Sunday, 31 July 2011

REVIEW: Harry Potter And The Deathly Hallows - Part 2

But the ending was embarrassing.

Much like every other review of Deathly Hallows Part 2, the final installment in a movie franchise that has been ever-present through a generation if it didn't define it, two thirds of this bitch is going to be about the series as a whole. A series which I would submit is the most critically apologized for in history, a series which has seen a decade of critics fumble around for reasons why it doesn't suck, a series of eight films where not one has a rating of less than 78% on Rotten Tomatoes, making it statistically the best reviewed franchise in history. Because nobody wants to be a killjoy? Because nobody wants to look like the muggle in the room? I think the likeliest explanation is because it's such a critic proof phenomenon, all the haters give up around film three and submitted because hey, these films aren't AWFUL right. For me, it's a series of films which are simply OK, with a couple of good ones and a couple of bad ones.

But to say any of them are masterpieces, or five star films or better than Lord Of The Rings is to be quite frankly ridiculous. Fans have basically interpreted nobody hating these films as everyone loving them, and this has led to some delusional things being bandied about like best film of the year or Oscar nomination talk. Guys just no. You got an entertaining, well-formed and occasionally impressive conclusion to a series you loved. It was certainly the best film of the franchise. But let's collectively curb our enthusiasm shall we? Because I think a lot of people who previously didn't give a shit will find their sense of unpleasant truth telling suddenly renewed, and comments will be left, outrage had, friendships destroyed and villages burned. So, it's good but not great, yeah?

But like I said, this is the best Harry Potter movie. It feels the least like a piece of fan service, as my biggest complaint about previous films is that rarely do they feel satisfying as their own movie, often feeling ill-formed or patched together, such is the need to get all the fans favorite moments in the films that the films themselves tend to be an incoherent mess. There's no film that didn't contain a scene or set-piece I didn't enjoy, but the story always felt rushed. This one felt like a movie, it felt like what happened should happen, and it made sense in the context of the movie as opposed to the books. It was a straight forward war movie, a straight forward good guy vs bad guy story that was basically Star Wars. No more going through the motions school-day tedium, and it payed off nicely.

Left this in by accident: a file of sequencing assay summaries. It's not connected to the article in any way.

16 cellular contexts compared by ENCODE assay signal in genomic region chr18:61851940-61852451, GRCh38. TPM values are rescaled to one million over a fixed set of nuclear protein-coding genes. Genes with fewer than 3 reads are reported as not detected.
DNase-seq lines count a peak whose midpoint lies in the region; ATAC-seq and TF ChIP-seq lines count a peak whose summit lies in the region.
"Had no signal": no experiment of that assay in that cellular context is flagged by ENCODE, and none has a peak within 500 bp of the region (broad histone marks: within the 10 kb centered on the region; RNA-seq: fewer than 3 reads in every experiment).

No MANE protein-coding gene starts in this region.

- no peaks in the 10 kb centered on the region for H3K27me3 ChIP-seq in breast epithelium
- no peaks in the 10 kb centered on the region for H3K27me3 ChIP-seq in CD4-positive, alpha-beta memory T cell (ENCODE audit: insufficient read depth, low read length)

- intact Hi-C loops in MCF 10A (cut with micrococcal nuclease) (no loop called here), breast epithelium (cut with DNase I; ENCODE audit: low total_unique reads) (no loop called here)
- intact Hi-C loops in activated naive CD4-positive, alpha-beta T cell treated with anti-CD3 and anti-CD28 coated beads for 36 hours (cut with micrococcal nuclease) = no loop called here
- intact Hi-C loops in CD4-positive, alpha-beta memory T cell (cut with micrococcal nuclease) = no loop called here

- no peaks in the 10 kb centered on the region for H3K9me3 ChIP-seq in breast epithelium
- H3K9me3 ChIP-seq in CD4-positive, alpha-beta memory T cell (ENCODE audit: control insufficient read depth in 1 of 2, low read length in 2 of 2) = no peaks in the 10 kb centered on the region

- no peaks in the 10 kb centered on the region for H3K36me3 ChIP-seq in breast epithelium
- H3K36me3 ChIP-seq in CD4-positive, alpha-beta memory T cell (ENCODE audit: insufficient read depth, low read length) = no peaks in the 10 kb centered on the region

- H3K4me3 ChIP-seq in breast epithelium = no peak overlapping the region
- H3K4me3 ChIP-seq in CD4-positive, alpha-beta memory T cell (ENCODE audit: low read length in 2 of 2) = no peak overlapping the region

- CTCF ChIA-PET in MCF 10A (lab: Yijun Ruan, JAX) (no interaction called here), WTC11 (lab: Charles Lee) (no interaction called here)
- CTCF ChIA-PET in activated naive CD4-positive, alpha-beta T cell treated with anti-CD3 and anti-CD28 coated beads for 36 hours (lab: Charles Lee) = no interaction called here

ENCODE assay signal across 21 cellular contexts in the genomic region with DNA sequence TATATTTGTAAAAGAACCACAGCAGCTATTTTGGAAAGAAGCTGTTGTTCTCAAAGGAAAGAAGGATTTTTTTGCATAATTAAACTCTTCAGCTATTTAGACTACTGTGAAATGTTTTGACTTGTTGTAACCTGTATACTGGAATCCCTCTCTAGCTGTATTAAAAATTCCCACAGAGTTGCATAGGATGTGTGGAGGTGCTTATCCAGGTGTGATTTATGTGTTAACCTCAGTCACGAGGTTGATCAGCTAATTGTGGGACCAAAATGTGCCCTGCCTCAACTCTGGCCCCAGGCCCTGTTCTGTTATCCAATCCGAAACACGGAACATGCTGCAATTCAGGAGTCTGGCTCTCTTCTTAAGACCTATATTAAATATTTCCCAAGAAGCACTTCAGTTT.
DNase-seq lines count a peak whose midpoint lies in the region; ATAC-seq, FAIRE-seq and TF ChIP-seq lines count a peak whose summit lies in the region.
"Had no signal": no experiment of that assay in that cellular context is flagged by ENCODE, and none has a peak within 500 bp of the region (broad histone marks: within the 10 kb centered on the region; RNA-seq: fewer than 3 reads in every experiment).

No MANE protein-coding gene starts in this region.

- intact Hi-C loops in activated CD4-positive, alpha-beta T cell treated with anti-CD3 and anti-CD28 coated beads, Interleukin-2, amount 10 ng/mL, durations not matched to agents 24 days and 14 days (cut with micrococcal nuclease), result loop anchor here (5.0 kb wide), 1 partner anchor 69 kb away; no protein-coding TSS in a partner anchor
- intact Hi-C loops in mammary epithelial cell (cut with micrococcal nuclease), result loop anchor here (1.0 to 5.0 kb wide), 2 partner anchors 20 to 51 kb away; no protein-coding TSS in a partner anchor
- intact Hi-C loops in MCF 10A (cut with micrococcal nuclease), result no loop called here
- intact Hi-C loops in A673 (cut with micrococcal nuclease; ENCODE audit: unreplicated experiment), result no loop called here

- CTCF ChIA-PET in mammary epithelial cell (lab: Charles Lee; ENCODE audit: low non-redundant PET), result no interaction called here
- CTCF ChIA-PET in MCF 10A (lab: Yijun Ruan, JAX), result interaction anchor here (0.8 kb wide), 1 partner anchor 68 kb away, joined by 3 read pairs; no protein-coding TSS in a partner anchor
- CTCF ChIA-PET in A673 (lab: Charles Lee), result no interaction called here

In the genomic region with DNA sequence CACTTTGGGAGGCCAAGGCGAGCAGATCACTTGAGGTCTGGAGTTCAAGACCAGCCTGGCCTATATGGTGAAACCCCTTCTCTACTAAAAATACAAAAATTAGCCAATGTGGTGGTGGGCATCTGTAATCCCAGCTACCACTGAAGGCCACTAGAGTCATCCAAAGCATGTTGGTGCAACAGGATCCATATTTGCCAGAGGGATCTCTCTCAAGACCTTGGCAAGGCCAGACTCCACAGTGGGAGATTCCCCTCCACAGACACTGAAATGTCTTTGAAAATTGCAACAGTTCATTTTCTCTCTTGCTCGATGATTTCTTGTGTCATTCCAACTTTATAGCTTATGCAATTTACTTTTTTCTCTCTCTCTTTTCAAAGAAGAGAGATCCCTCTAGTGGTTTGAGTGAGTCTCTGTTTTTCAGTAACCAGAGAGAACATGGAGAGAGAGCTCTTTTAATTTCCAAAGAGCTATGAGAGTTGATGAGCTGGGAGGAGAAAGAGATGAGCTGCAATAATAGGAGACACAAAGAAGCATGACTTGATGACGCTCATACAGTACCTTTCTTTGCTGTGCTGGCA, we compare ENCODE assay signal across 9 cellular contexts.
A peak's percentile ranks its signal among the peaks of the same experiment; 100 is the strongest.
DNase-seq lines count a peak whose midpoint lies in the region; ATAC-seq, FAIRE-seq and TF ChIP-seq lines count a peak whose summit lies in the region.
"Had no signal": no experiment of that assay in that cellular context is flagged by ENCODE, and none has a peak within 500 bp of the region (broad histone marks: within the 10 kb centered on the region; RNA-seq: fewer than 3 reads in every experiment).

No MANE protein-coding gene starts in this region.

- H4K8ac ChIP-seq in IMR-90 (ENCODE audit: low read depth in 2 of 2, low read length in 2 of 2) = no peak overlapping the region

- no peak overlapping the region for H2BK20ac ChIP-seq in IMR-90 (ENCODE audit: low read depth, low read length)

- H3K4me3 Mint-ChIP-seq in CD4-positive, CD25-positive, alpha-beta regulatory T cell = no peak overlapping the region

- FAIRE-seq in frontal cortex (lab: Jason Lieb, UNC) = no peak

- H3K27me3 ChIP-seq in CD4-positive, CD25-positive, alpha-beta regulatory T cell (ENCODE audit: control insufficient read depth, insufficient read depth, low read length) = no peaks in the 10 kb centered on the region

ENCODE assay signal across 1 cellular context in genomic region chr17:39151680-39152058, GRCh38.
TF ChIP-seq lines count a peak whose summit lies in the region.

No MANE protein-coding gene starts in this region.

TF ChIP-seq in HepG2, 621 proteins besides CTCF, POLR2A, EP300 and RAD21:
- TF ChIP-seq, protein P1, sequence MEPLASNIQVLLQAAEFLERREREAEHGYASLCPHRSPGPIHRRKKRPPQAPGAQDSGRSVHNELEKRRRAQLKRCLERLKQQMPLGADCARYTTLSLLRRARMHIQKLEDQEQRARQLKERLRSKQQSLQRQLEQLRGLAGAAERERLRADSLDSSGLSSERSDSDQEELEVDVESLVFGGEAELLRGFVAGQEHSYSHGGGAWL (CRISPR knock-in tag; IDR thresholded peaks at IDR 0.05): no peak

Now for the elephant in the room, which is the performances of the three leads. The conventional narrative is that they grew up on camera, going from OK to great. I buy this sort of, although for me the metamorphosis goes from incompetent to OK. In fact there was one scene at the end of the film where I was actually quite impressed by the acting of Daniel Radcliffe. I was like wow, that was actually good. And then I thought, this is the first time I've been impressed by Radcliffe in 20 Plus hours of movies. And this is the first time I've been interested in Potter as a character in that same time, and it made it all the more frustrating that for the most these movies had three fully functioning black holes at its centre, destroying everything that could have been great with a sheer lack. Radcliffe is probably going to be a good actor from here on out, but its funny how the role of his life had to be the one where he figured out how to get there. As for Watson and Grint? Sorry, I've got nothing.

There was one sequence, as there always is, which particularly impressed me. That revolved around Alan Rickman's Snape. Rickman who to me has always been the best performance in the thing by a mile, has too often been relegated to caricature or flat out wasted in lieu of kids screen-time. But he gets his due here in a surprisingly affecting sequence that to me, is the best thing the movie's have ever done. My Voldemort problems have never gone away, to the end he's a simply drawn big bad, who may as well just be called the final boss, because that's how the movie treats him. In spite of the fun Ralph Fiennes is having, and that can be sort of infectious, it's a nothing character and that's incredibly disappointing. Everyone else kind of comes and goes, with only Matthew Lewis' Neville getting anything of substance to do.

Ultimately, it's a great summer movie that was suitably visually impressive and enjoyable. But it comes at the end of a series that always felt like a work in progress and not in a good way. And somehow what worked so well about deathly Hallows part 2 is a little less impressive knowing how long it took to get there. But I guess I don't want to look like the only muggle in the room, so this comes recommended.

Rating: 7/10 (Totally the first Harry Potter Movie to get anywhere near this rating)


watchmoviesonline747 said...

Ralph Fiennes is AWESOME in this movie.

Louis Baxter said...

He's a fine one-note villain.